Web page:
French minister blasts EU decision to block Alstom-Siemens merger in face of Chinese competition
France’s finance minister expressed his disappointment at a recent EU decision to block a major rail merger, calling for competition rules to be changed to enable European firms to become stronger on the global stage.
“Let’s have a look at reality — we are facing a huge challenge with the rise of the Chinese industry. What do we do — shall we divide the European forces, or try to merge the European forces from the industrial point of view?” Bruno Le Maire told CNBC’s Hadley Gamble at the World Government Summit in Dubai on Sunday.
His comments come after the European Union blocked a rail deal between Alstom and Siemens on Wednesday, citing competition concerns. The merger proposal between the French and the German companies planned to create a European rail champion with revenues of about 15 billion euros ($17 billion). The merger proposal referred only to the companies’ transport services and would have combined them into one new firm, solely controlled by Siemens.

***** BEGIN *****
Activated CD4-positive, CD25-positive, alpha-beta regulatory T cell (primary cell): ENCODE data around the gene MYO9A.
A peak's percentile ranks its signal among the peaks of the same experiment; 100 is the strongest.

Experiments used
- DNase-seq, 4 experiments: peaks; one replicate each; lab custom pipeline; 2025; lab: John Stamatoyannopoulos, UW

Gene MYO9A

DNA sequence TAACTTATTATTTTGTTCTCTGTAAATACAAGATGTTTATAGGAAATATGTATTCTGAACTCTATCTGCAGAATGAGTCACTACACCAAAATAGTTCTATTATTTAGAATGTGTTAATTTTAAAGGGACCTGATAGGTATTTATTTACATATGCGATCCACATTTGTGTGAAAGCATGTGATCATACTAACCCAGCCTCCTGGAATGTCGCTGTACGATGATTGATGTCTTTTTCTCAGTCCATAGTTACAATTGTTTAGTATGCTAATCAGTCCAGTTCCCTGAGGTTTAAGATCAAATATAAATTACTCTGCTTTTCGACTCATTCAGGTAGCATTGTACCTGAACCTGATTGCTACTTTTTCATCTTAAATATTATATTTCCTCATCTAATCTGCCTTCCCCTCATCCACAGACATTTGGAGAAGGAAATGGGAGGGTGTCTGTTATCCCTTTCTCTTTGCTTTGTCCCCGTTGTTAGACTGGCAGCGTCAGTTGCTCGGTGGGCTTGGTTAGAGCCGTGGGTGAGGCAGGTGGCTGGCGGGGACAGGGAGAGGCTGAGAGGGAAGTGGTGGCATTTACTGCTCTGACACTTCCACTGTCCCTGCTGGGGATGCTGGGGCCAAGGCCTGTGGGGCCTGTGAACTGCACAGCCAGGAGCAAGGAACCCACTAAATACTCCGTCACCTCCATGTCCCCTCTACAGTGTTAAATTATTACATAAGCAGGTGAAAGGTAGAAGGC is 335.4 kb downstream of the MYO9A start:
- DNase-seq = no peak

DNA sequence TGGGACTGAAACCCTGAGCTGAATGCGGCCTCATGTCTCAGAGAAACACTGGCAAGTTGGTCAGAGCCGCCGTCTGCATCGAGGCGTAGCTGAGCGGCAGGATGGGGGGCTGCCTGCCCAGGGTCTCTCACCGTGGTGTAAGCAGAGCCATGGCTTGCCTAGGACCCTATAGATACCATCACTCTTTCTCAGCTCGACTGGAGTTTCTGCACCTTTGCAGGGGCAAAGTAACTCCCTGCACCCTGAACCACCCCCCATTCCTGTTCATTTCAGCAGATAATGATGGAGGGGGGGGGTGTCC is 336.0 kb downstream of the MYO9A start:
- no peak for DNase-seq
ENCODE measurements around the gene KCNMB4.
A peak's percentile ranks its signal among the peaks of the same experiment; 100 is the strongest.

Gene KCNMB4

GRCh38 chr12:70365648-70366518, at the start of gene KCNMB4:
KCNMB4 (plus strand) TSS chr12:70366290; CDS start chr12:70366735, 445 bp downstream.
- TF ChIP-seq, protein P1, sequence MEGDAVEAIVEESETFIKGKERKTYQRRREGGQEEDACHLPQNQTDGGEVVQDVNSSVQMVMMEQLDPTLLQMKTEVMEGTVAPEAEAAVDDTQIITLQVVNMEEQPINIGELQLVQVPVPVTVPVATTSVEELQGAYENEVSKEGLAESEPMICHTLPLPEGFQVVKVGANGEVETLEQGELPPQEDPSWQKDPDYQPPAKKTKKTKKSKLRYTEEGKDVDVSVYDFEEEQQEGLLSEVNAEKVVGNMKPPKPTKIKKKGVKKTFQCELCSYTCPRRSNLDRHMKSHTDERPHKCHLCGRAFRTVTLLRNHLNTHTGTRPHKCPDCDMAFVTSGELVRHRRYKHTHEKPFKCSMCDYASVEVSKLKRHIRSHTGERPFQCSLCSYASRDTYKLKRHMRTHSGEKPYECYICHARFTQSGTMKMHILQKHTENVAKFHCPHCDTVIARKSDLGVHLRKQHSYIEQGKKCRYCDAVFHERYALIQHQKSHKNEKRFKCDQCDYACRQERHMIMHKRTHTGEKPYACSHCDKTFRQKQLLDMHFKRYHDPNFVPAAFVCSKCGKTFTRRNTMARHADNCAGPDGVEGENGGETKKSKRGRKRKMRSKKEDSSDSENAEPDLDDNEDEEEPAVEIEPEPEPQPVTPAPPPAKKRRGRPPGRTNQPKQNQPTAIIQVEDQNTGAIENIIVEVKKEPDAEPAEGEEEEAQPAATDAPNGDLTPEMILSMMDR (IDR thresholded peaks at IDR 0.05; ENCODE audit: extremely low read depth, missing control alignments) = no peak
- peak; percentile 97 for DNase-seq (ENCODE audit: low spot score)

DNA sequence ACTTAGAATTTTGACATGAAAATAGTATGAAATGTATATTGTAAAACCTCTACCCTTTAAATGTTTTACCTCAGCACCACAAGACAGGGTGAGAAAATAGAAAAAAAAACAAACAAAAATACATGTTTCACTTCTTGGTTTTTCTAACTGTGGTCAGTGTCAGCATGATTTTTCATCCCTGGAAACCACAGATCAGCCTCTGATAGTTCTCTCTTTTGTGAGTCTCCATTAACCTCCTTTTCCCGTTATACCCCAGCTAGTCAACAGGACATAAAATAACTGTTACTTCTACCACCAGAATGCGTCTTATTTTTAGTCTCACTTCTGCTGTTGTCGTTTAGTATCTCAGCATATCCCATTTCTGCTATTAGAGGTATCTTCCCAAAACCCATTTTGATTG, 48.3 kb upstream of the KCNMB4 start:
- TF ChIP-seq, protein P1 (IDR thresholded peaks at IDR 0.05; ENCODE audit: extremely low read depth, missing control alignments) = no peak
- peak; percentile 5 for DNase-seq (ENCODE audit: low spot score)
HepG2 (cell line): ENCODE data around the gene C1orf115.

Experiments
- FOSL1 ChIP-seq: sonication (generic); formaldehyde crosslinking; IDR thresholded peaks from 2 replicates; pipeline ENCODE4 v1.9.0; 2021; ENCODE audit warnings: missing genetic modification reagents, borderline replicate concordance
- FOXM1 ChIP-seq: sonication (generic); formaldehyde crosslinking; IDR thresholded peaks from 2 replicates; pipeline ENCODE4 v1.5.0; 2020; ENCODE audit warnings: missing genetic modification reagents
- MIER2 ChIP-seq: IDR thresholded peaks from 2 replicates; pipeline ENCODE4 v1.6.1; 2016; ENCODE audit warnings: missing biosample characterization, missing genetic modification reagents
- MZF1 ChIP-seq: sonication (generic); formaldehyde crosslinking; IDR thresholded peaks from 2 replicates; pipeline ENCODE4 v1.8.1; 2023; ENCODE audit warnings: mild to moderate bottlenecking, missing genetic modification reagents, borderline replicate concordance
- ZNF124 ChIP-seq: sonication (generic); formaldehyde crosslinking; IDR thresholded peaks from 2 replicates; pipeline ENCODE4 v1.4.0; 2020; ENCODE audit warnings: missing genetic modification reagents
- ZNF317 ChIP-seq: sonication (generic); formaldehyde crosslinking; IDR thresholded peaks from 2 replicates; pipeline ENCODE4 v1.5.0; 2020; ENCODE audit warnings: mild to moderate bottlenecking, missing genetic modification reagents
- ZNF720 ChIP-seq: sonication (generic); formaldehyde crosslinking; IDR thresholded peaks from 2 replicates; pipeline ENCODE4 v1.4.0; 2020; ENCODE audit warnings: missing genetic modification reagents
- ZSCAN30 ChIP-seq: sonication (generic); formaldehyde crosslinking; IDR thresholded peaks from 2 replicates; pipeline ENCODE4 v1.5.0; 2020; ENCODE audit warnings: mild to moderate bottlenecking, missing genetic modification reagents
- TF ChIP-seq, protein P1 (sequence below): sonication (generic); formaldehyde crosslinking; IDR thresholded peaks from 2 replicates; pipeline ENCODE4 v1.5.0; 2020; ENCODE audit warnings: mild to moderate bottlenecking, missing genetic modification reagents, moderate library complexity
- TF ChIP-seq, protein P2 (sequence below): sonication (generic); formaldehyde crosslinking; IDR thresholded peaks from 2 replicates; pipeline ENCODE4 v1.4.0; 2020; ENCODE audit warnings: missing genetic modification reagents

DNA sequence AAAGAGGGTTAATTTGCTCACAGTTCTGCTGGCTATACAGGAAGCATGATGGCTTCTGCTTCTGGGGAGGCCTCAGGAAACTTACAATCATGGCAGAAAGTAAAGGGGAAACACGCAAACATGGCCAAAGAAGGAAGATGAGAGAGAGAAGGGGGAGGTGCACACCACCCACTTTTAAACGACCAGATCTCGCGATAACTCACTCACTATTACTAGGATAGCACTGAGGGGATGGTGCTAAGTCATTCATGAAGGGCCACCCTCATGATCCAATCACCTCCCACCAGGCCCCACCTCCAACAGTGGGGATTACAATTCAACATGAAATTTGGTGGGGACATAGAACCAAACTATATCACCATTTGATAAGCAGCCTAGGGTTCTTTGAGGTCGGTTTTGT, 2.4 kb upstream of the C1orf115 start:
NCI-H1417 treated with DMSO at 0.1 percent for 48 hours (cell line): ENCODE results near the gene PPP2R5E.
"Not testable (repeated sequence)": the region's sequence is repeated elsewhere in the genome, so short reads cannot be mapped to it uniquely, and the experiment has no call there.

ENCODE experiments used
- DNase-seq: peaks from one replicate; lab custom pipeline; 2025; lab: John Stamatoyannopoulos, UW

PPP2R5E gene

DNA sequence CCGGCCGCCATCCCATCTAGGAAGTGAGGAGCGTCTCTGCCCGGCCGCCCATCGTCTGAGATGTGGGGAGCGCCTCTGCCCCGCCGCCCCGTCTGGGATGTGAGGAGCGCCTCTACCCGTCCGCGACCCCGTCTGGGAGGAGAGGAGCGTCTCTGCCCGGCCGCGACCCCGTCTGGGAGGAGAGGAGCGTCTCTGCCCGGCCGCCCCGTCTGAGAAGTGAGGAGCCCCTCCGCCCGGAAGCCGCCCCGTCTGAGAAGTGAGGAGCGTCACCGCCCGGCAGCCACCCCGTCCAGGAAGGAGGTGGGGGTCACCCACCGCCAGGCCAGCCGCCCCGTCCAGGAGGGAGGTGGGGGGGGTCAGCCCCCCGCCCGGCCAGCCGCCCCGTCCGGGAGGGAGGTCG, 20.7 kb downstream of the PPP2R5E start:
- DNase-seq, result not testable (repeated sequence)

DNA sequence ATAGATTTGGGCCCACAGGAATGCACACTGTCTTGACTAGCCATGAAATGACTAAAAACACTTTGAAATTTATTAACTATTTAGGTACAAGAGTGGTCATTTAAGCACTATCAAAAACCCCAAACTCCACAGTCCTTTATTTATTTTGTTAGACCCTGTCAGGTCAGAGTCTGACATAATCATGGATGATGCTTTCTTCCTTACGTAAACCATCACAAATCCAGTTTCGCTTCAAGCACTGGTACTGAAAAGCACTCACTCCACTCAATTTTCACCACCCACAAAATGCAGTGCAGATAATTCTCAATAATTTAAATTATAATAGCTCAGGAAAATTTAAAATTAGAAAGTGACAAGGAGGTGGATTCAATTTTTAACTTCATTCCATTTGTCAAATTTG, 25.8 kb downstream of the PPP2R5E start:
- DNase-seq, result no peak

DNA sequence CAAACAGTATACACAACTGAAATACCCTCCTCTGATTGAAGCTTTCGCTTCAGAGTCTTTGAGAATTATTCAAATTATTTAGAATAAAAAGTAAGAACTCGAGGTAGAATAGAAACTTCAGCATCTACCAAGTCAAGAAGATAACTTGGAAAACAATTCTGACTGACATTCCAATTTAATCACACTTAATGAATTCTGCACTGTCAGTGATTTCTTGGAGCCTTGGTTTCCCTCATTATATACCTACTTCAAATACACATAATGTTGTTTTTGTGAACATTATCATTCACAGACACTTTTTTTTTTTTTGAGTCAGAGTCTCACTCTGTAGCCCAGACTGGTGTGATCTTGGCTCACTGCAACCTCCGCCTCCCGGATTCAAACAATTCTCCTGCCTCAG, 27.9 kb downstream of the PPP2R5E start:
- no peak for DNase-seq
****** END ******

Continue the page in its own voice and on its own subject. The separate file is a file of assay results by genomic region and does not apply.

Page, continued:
The EU’s competition authority specified that the proposed merger would have created an “undisputed” market leader in several mainline signaling markets, as well as reducing the number of suppliers by removing one of the two largest manufacturers of very high-speed rolling stock.
Both the German and French governments had supported the merger, believing the deal would’ve been a good counter to the economic rise of China.
“I think it was a mistake from the EU commission to refuse that merger between Alstom and Siemens,” Le Maire added.
“I strongly believe that the right solution is not more division, but more cooperation among French, German and other European companies. That’s exactly what we proposed with the merger between Alstom and Siemens … The Commission took that decision, of course we will abide by that decision, but we will make very strong proposals to change the rules of competition and to allow European industrials to merge and to be stronger,” he said.
In Wednesday’s ruling, the European Commission said it considers it “highly unlikely that a new entry from China would represent a competitive constraint.”
—CNBC’s Silvia Amaro contributed to this article.